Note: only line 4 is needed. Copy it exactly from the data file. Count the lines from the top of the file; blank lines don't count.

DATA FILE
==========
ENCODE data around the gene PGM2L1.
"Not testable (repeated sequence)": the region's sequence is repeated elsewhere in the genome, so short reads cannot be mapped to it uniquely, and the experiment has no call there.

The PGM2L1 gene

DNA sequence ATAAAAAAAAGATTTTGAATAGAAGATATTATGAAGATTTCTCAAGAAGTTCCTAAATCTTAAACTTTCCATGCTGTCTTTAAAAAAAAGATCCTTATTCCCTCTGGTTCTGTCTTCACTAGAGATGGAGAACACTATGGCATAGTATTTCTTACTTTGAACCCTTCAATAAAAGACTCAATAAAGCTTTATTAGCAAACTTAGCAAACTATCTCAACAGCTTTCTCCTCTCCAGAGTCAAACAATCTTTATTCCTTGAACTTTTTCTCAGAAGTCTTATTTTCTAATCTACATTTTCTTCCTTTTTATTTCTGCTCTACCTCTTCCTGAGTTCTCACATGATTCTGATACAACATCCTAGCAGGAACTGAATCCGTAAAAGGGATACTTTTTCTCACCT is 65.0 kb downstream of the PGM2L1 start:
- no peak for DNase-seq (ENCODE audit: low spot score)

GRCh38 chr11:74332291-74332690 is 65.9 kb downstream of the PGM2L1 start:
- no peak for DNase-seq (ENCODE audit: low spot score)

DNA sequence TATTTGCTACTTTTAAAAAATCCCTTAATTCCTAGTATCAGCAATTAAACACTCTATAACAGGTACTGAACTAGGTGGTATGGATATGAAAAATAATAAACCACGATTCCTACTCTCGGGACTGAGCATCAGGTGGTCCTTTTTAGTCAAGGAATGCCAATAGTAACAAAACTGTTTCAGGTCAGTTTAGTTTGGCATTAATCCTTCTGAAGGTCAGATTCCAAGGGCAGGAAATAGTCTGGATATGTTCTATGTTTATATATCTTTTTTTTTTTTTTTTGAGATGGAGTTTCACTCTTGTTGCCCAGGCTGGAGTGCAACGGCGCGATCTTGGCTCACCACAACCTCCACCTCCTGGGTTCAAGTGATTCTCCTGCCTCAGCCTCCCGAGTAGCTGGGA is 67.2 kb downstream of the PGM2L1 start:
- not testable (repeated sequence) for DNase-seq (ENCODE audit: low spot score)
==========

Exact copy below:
DNA sequence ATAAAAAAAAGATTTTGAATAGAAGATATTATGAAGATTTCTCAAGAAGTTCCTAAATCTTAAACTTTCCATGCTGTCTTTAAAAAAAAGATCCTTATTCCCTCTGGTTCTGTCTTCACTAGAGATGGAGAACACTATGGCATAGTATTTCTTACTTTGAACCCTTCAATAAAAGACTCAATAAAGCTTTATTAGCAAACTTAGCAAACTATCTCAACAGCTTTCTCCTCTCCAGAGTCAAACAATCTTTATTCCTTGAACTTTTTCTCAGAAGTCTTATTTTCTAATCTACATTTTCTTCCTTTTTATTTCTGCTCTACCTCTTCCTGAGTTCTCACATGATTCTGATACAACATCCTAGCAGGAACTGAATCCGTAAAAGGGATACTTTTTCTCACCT is 65.0 kb downstream of the PGM2L1 start: